Copyright 1999 Reed Business Information, Inc.

More About the Author

Hester Kaplan is the daughter of two writers. She vowed she would never be a writer herself.
Four books later . . .
Hester writes, publishes, edits, and teaches. She is hard at work on a new project--three novellas about the end of the world. She loves to visit book groups, so ask her to visit yours!

Customer Reviews

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Most Helpful Customer Reviews

17 of 19 people found the following review helpful By A Customer on October 8, 1999
Format: Hardcover
For the most part I have "given up" on contemporary short story collections. So often the stories are so similar and just one or two really "hit the mark." Hester Kaplan's book has stunned me. Every story leaves me breathless. I go back to read sentences over and over. Each story has had tremendous impact on me, reached me in such profound ways. The title story is incredible for getting into a man's head in trying to deal with his wife's breakdown after the death of her closest friend. The early part of the story said better than anything I've ever read how important women are to each other in a way that is quite different from how men are with each other. I'm writing this short review in hopes that Hester Kaplan will know how wonderful I think the book is. And I'm recommending it to my friends.
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3 of 5 people found the following review helpful By A Customer on May 10, 2000
Format: Hardcover
Usually by the time I'm halfway through a book of short stories, I lose interest and lunge for a novel. But this collection had me spellbound. Kaplan does a great job of entering the male head, of incorporating physical infirmity into plot and character. I was dazzled.
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1 of 3 people found the following review helpful By A Customer on June 28, 2003
Format: Paperback
Amazing. I usually can't stand short-stories, but trheis collection was different. I could really associate some of these stories to my real life. Kaplan did a tremendous job.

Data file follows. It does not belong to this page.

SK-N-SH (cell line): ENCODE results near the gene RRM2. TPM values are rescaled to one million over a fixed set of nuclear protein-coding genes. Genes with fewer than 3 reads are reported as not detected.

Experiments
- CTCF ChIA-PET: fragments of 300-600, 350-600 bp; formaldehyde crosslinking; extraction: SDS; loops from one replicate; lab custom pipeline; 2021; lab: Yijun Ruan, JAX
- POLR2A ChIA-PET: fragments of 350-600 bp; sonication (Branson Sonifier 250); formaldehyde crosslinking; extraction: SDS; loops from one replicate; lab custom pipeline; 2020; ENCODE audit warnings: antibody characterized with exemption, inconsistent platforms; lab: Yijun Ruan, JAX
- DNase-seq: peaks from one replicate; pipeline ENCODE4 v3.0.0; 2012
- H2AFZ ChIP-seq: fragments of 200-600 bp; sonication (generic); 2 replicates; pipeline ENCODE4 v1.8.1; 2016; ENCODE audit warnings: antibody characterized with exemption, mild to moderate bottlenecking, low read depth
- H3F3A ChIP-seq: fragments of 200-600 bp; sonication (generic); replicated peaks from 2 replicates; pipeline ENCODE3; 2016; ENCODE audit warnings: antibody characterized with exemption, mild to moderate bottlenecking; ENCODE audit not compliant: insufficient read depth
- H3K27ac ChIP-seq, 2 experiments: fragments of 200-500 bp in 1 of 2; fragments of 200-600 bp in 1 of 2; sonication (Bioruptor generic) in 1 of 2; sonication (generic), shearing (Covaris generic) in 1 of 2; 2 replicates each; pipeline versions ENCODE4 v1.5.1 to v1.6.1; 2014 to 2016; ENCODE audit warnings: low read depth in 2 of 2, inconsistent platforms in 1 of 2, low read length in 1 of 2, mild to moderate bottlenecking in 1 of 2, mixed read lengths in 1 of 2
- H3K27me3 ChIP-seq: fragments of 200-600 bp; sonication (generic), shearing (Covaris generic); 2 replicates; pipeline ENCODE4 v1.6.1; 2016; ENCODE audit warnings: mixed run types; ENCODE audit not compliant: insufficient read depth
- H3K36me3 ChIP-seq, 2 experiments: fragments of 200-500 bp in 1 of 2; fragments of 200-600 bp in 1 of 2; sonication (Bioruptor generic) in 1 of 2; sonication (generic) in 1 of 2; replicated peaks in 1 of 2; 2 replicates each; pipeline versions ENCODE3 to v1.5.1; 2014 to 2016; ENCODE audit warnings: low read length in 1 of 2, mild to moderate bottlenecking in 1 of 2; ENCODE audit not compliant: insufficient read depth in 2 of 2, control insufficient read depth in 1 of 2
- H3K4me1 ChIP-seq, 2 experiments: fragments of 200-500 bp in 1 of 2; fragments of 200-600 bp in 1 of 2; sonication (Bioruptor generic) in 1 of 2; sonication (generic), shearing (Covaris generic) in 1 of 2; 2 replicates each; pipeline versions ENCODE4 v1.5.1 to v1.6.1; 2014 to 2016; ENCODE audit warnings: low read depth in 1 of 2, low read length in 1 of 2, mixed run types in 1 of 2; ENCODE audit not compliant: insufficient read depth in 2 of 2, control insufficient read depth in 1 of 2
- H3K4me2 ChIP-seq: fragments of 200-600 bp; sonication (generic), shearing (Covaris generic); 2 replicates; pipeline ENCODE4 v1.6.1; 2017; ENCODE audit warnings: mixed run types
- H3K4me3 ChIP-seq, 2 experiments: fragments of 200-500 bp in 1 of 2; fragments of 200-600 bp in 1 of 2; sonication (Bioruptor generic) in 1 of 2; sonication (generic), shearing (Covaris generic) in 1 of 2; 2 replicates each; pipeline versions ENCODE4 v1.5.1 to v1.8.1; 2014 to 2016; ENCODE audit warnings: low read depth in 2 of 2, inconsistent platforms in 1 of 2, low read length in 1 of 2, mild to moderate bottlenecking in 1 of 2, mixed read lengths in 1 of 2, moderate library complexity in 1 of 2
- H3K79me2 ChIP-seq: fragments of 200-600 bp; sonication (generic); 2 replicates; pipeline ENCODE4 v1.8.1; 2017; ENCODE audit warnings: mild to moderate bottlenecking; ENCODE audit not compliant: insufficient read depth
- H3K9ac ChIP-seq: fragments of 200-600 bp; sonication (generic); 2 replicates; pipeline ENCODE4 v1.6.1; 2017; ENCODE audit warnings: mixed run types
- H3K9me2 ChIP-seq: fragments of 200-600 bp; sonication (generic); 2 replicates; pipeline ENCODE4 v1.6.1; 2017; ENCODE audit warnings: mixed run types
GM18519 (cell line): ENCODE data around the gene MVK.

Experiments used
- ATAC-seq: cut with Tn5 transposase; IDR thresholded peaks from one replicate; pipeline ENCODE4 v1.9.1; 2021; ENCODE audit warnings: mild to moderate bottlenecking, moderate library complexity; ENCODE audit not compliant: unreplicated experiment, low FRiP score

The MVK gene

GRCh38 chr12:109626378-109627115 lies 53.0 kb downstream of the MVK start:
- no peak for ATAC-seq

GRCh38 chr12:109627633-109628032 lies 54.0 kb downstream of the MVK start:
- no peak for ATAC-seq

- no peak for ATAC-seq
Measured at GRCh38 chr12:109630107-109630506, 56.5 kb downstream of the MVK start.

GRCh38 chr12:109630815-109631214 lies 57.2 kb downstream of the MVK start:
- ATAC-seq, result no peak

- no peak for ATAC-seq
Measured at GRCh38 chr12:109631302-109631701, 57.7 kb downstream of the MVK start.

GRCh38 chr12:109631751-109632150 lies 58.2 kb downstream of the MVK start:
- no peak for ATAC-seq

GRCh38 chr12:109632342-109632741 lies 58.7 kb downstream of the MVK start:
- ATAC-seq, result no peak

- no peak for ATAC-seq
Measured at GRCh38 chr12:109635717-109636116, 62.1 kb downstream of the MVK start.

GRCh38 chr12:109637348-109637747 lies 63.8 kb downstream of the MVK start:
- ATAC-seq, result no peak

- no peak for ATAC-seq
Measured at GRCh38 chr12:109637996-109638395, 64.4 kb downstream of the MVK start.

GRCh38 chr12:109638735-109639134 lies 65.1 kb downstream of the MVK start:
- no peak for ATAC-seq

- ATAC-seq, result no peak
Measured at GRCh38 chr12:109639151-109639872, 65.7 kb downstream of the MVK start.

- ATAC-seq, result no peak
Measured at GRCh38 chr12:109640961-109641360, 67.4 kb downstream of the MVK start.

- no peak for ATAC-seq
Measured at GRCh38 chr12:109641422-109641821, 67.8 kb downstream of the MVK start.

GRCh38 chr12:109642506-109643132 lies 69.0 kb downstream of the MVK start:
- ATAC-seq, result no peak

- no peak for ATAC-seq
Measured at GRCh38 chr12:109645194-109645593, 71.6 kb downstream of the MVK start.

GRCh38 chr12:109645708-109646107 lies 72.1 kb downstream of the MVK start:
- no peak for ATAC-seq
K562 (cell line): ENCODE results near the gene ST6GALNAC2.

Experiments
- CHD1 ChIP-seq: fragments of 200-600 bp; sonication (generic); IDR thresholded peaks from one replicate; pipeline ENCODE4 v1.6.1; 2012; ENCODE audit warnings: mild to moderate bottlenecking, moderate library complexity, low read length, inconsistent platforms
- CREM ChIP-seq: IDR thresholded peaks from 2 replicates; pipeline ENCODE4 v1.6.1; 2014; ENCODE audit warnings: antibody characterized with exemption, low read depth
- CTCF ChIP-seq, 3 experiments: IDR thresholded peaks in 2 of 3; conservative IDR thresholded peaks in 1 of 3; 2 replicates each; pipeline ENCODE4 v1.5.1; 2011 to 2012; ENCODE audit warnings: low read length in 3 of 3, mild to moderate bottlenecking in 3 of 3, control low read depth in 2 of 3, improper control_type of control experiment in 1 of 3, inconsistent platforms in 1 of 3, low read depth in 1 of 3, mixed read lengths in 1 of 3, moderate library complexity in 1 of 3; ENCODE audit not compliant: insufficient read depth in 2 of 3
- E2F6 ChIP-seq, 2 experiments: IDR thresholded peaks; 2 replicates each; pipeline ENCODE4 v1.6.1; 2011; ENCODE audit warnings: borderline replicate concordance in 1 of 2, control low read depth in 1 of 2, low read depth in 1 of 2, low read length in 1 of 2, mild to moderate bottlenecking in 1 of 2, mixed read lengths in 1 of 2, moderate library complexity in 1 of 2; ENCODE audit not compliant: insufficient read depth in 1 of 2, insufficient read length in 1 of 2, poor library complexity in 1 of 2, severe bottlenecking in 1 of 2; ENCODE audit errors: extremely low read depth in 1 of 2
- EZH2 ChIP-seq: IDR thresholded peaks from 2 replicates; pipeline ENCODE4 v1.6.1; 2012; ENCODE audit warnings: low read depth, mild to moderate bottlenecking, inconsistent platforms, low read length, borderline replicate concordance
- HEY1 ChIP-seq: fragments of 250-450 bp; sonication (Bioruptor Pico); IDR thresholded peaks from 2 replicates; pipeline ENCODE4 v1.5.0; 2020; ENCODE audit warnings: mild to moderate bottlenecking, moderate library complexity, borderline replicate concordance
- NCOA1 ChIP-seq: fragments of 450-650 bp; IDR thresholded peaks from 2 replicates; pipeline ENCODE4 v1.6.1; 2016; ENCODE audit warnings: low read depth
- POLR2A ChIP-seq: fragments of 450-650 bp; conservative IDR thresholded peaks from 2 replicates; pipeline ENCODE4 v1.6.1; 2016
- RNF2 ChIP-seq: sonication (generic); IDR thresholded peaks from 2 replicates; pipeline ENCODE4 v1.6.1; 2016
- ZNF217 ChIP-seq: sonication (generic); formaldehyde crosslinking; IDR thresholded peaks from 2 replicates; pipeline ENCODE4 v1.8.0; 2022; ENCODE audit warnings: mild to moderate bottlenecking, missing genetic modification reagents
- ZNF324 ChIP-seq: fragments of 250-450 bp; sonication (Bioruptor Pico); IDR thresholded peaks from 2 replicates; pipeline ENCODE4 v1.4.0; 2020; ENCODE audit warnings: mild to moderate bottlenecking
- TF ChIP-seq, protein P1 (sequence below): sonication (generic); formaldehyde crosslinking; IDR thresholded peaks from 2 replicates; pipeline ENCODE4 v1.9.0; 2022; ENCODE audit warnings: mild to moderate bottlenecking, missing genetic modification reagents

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0 of 6 people found the following review helpful By A Customer on November 12, 2003
Format: Paperback
Kaplan is a decent but not great writer and some intensive revision and editing would help greatly. I'm an avid story reader who regards short stories as the chocolate on my pillow. But when they are not up to snuff, I get mad. John Cheeve said he was continually working to edit cliche phrases from his work. Kaplan should heed that advice with a ruthless knife. For example in her first story, people "suddenly remember' 'push doors open' and one character 'tilts her head.' These are out of cliche writing 101. They impale us with mediocrity and they degrade the punch of the narrative. She has less overt problems, for example, "Walt pushes the play button on his recorder, sits in his armchair the cat has scratched bare, and listens." We become confused as to her emphasis, and when combined with mundane description the sentence falls flat, it's dull, insipid. She needs to pare this stuff down, to set up descriptions so they validate the forward movement of the plot. Furthermore, I never understand how authors can ignore wordplay and spectacular usage. He merely sits? He merely pushes? The armchair is scratched bare? Bare? These are basic descriptions lacking both careful observation and imaginative word usage. If you want spectacular stories, head to Chekov, Nabokov, Will Self (flawed but fun), Lardner, Cheever, and Carver. Skip this one.